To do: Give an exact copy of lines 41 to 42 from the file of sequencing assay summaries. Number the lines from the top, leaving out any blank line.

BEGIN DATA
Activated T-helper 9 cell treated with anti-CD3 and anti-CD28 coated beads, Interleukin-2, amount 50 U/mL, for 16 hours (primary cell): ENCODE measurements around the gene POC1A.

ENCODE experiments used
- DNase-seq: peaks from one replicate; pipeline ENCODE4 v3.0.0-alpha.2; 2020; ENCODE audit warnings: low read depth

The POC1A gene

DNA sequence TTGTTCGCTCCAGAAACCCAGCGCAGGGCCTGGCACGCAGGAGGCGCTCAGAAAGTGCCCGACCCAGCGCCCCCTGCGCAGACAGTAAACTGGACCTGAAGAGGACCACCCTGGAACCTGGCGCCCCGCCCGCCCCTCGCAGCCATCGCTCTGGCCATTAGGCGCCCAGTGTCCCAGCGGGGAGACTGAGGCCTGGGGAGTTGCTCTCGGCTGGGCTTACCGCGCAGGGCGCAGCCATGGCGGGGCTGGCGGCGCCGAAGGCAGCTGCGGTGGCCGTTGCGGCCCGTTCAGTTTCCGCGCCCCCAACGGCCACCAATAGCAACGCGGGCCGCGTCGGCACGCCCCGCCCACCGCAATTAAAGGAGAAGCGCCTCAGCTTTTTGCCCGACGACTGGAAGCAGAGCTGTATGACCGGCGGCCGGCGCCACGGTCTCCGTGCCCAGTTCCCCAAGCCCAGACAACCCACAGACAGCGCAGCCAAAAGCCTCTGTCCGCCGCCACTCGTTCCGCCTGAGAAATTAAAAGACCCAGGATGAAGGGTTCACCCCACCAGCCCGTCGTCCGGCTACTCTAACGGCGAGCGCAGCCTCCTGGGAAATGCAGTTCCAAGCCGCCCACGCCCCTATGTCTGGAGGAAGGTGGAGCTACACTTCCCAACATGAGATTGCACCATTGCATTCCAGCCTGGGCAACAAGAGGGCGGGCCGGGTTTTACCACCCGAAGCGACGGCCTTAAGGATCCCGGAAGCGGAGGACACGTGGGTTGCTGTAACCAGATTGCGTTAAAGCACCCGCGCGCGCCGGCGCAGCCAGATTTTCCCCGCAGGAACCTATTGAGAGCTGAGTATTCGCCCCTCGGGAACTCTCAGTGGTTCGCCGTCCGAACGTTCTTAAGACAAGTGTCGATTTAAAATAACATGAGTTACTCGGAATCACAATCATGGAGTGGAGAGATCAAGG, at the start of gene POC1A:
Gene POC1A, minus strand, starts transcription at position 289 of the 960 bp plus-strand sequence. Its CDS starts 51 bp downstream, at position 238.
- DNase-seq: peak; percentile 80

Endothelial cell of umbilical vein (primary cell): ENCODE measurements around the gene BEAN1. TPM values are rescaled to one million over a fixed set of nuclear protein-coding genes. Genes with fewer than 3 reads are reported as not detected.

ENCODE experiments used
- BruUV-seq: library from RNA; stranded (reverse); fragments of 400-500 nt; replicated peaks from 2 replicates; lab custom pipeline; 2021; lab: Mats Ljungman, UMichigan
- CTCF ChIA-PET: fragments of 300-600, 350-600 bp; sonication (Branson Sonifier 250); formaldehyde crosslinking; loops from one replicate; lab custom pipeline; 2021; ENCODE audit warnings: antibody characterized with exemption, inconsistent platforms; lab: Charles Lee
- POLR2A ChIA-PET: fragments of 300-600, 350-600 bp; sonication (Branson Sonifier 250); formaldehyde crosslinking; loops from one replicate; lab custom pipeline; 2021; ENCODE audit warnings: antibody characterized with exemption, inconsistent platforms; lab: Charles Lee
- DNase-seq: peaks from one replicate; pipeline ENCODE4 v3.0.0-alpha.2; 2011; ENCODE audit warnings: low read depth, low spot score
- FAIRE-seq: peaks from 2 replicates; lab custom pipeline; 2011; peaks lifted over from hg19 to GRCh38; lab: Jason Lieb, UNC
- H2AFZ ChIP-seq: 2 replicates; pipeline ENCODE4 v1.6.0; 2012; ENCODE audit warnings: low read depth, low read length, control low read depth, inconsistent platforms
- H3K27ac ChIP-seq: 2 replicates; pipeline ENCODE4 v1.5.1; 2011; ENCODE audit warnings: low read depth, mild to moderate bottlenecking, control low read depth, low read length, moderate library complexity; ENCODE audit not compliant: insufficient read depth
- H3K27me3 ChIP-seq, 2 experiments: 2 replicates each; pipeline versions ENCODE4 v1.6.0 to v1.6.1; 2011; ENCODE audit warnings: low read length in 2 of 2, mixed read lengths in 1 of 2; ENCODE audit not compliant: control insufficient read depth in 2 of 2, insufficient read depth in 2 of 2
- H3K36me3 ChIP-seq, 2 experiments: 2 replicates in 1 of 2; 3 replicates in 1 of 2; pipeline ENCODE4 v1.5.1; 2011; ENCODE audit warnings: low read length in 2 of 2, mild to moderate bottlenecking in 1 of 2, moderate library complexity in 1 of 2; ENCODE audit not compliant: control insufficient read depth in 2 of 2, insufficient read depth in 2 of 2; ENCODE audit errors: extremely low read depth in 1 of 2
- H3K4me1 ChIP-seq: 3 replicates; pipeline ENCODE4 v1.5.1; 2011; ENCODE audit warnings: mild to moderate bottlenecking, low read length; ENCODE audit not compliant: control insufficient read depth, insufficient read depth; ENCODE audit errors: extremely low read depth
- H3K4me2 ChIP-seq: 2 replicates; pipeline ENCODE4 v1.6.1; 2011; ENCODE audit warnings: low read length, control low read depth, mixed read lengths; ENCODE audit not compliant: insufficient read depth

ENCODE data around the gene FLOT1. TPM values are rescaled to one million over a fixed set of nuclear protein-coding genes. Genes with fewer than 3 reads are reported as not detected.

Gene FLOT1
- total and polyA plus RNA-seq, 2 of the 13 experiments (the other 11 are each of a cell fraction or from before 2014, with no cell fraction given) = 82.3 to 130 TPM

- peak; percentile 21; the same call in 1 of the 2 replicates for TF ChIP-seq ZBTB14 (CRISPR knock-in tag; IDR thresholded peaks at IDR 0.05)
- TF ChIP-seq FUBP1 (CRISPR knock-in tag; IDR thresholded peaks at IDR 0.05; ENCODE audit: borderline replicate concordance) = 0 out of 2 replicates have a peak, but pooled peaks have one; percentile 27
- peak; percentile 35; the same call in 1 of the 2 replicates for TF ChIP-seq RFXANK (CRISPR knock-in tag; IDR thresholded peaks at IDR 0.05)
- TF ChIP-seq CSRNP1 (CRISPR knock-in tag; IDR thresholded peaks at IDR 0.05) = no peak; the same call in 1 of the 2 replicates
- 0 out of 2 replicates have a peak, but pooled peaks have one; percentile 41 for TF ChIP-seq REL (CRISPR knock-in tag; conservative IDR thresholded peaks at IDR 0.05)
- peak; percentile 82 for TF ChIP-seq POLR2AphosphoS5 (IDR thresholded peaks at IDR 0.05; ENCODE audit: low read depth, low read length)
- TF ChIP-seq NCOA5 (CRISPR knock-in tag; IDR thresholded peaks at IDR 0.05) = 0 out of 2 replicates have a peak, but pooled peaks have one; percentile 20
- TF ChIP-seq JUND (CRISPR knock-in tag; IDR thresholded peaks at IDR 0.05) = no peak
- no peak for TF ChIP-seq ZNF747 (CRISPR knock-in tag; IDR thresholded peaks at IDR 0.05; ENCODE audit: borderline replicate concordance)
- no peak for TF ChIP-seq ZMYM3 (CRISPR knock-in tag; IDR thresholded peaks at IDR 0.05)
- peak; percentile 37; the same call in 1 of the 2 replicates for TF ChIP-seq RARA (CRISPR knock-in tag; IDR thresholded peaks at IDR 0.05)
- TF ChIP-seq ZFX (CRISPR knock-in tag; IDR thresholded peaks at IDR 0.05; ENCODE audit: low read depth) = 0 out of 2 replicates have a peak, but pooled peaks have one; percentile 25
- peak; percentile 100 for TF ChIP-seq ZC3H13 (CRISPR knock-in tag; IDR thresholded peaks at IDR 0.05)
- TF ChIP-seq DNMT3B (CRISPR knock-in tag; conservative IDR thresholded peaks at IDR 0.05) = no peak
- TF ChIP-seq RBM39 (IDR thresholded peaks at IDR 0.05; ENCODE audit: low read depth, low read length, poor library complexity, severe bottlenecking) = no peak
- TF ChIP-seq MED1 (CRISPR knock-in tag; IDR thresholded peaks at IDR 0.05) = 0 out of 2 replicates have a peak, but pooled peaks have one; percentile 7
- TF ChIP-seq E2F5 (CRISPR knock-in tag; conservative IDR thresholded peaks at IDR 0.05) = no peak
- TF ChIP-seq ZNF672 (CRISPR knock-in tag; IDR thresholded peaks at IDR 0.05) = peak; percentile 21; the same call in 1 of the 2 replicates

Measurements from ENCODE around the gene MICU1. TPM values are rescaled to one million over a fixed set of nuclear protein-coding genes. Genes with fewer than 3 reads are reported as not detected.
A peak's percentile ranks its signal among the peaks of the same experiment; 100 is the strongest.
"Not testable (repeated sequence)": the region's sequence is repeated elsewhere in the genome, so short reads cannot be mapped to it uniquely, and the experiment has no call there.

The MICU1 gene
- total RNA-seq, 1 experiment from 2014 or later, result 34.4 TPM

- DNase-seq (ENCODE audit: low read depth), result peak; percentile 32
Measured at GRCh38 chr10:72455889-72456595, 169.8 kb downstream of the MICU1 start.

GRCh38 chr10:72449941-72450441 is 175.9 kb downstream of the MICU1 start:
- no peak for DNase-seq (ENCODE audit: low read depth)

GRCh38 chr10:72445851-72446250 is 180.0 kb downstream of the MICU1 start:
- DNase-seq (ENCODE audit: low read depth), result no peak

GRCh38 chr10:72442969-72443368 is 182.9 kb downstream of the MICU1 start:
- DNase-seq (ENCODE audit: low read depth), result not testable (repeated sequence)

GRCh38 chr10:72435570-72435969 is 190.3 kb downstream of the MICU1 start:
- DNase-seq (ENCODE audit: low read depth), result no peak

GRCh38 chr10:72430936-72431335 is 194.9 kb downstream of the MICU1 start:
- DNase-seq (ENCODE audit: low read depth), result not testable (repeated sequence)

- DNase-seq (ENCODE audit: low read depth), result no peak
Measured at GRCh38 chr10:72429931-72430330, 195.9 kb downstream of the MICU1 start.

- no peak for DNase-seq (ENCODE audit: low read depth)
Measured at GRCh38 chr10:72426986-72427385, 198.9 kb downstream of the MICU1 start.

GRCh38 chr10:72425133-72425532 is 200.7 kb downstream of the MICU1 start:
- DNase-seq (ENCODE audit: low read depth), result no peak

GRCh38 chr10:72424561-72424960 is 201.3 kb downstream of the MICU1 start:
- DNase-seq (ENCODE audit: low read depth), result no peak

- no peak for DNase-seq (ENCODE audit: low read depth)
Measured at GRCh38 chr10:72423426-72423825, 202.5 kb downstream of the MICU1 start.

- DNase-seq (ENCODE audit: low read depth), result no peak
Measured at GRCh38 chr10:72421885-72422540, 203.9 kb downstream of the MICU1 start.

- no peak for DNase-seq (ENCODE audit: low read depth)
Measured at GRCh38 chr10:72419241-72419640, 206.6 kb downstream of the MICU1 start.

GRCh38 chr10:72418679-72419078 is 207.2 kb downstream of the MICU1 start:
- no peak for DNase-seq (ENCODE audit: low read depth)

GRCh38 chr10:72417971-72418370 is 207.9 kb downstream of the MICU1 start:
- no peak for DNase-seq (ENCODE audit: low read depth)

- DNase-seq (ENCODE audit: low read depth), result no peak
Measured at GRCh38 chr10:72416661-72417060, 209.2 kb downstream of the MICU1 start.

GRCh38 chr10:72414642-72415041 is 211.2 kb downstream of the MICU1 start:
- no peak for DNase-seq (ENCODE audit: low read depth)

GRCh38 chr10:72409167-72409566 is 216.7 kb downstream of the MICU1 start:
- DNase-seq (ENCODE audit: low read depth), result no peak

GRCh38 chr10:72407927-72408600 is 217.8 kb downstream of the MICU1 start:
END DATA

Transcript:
- TF ChIP-seq ZNF672 (CRISPR knock-in tag; IDR thresholded peaks at IDR 0.05) = peak; percentile 21; the same call in 1 of the 2 replicates

Measurements from ENCODE around the gene MICU1. TPM values are rescaled to one million over a fixed set of nuclear protein-coding genes. Genes with fewer than 3 reads are reported as not detected.